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Prepare Your Home for Universal Design

October 12, 2017

An overwhelming majority of aging adults want to remain in their home for as long as possible. Many are unable to do so because their environment no longer works for them. Renovations are often required to incorporate a person's physical and mental limitations, and how these might change over time. Universal Design emphasizes design that is attractive and functional for a broad range of individuals.

Builders must follow federal laws to ensure people with disabilities are protected from discrimination. Since these requirements are minimal, they don't always take a design or personal preferences into consideration.  Whether you are adjusting to a life of chronic pain, building a home to meet the needs of a disability, or are renovating for aging-in-place, Universal Design can provide the accommodations to make your space comfortable and functional.

From minor, quick-fixes to full-scale renovations, Universal Design can be implemented in any home. With the help of local professionals, there are many ways to transition a home for safety and comfort. If you are in the building phase, you can make some good design choices that will serve you well over time. Here are some ways to prepare your home for Universal Design.

  1. Entrances: Think about the current ways you can enter your home. Is there a way to get in without steps? Aim to make one entry more convenient for yourself, your family, and guests. This may involve adding a ramp or making renovations to an existing access point.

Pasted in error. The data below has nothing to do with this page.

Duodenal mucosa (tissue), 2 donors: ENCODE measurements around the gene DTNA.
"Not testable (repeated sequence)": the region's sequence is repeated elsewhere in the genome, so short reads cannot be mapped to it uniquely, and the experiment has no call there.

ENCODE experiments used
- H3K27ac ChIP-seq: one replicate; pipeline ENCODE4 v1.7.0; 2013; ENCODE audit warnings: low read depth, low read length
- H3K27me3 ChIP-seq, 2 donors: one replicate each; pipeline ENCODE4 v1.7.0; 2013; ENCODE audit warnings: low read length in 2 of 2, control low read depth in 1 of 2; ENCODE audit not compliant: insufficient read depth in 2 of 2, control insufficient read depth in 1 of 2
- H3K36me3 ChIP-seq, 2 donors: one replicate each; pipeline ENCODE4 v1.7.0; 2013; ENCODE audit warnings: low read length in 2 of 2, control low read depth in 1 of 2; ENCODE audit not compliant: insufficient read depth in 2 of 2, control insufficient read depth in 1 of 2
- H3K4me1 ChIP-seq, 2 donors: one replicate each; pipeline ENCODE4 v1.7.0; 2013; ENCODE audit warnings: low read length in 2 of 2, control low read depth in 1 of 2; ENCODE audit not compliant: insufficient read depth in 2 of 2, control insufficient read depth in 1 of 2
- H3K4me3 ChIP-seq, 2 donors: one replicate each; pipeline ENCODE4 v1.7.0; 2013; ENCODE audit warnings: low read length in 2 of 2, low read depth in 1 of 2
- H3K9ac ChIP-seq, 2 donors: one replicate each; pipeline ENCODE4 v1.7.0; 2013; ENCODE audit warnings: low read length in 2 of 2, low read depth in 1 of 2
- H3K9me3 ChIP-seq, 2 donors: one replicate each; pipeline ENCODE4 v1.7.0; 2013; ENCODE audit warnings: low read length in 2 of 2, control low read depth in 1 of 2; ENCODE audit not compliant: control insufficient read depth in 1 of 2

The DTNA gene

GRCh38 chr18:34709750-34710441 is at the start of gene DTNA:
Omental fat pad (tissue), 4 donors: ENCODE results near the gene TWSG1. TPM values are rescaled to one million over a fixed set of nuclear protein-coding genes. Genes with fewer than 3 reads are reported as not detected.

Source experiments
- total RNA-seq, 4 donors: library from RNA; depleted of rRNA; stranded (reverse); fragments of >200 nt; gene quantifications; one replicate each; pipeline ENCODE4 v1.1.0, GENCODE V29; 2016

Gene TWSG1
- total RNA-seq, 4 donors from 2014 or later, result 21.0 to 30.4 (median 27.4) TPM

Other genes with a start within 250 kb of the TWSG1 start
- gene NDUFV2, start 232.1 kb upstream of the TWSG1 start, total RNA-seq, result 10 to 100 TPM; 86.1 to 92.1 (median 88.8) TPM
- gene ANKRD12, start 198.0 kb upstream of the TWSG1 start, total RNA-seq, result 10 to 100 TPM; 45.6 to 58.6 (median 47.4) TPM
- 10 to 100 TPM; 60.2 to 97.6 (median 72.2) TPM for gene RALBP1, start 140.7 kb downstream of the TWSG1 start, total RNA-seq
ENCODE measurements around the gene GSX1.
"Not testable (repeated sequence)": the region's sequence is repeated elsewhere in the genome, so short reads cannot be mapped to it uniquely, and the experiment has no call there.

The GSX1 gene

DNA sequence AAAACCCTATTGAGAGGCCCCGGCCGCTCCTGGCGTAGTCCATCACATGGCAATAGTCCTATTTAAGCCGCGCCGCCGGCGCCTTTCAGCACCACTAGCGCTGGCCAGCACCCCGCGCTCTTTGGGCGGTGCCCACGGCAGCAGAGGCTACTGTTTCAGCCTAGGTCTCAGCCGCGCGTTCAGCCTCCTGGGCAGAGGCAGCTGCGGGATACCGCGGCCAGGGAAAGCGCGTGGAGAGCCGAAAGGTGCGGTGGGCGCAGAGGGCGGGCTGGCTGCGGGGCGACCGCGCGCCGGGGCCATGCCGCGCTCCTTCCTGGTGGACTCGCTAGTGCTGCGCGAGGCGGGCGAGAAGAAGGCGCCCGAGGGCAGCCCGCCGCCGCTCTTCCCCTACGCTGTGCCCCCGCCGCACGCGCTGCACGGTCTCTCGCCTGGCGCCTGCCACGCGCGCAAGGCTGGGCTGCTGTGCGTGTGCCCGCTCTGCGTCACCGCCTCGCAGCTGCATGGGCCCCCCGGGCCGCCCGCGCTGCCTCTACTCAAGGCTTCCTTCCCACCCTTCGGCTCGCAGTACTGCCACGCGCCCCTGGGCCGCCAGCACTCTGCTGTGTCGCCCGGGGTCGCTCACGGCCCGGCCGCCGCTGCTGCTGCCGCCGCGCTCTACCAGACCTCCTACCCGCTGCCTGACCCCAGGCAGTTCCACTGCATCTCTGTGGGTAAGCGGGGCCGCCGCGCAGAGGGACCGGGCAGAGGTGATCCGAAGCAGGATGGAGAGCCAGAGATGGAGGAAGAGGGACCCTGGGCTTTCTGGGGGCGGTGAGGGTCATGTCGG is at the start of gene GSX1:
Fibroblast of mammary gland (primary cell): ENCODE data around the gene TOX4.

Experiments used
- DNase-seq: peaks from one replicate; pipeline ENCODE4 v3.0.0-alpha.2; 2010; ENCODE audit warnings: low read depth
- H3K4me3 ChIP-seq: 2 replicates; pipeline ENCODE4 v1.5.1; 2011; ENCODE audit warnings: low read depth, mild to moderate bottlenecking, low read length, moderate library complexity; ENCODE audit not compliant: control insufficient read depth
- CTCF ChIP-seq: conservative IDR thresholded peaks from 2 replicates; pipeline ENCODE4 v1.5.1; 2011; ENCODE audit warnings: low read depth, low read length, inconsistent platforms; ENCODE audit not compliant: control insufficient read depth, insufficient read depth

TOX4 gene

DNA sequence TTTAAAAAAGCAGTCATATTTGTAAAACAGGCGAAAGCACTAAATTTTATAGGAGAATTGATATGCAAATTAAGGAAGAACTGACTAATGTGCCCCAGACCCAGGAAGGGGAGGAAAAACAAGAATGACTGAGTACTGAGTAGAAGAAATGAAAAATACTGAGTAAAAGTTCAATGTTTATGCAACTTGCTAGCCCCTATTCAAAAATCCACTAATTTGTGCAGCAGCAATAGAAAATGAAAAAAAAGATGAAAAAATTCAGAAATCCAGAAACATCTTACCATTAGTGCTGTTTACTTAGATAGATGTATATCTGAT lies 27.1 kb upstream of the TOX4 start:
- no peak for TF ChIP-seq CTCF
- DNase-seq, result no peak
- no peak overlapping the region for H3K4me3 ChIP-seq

2. Floor Plan: An open design allows for a better flow of movement with less obstacles. With fewer hallways and doors to navigate, the easier it will be to get around. This might translate into shifting around furniture or removing a wall to offer better movement.
  3. Bathrooms: Consider making changes to at least one of your current bathrooms. If possible, widen the doorway to allow better access for a wheelchair or walker. A walk-in tub or curbless shower can be incorporated into your design, so there is no stepping up or over the side. The sink and toilet should also be accessible to people of all ages, heights, and mobility.
  4. Kitchen: An open design with varied counter heights will make your kitchen usable for various ages and abilities. Pull-out shelves and open shelving will make storage more accessible. Something as simple as improved lighting can also prevent falls anywhere in the home. Strive for a balance between natural and artificial light.
  5. Bedrooms: A bedroom on the first floor works for many life stages and is necessary for aging in place. If you don't already have one in the main living area, consider adding one.
  6. Windows: They not only provide natural light, which aids in reading and completing tasks, but windows also connect us to nature and our community. Adding or enlarging windows is an excellent way to open your space and enhance your mood.
  7. Outdoors: If your entrances are exposed, consider covering one or all of them to provide you with protection from the elements. Adding a deck off one of the entrances offers a natural extension of the home, but also allows you easy access to sitting outdoors. Container gardening on the deck can be therapeutic too.

Think about your lifestyle and priorities and make adjustments to your space as needed. If possible, design your home to grow with you, so you are not faced with a full-blown renovation project later in life. With Universal Design, you can still have the look and feel you want in your space without sacrificing the functionality you need.

 

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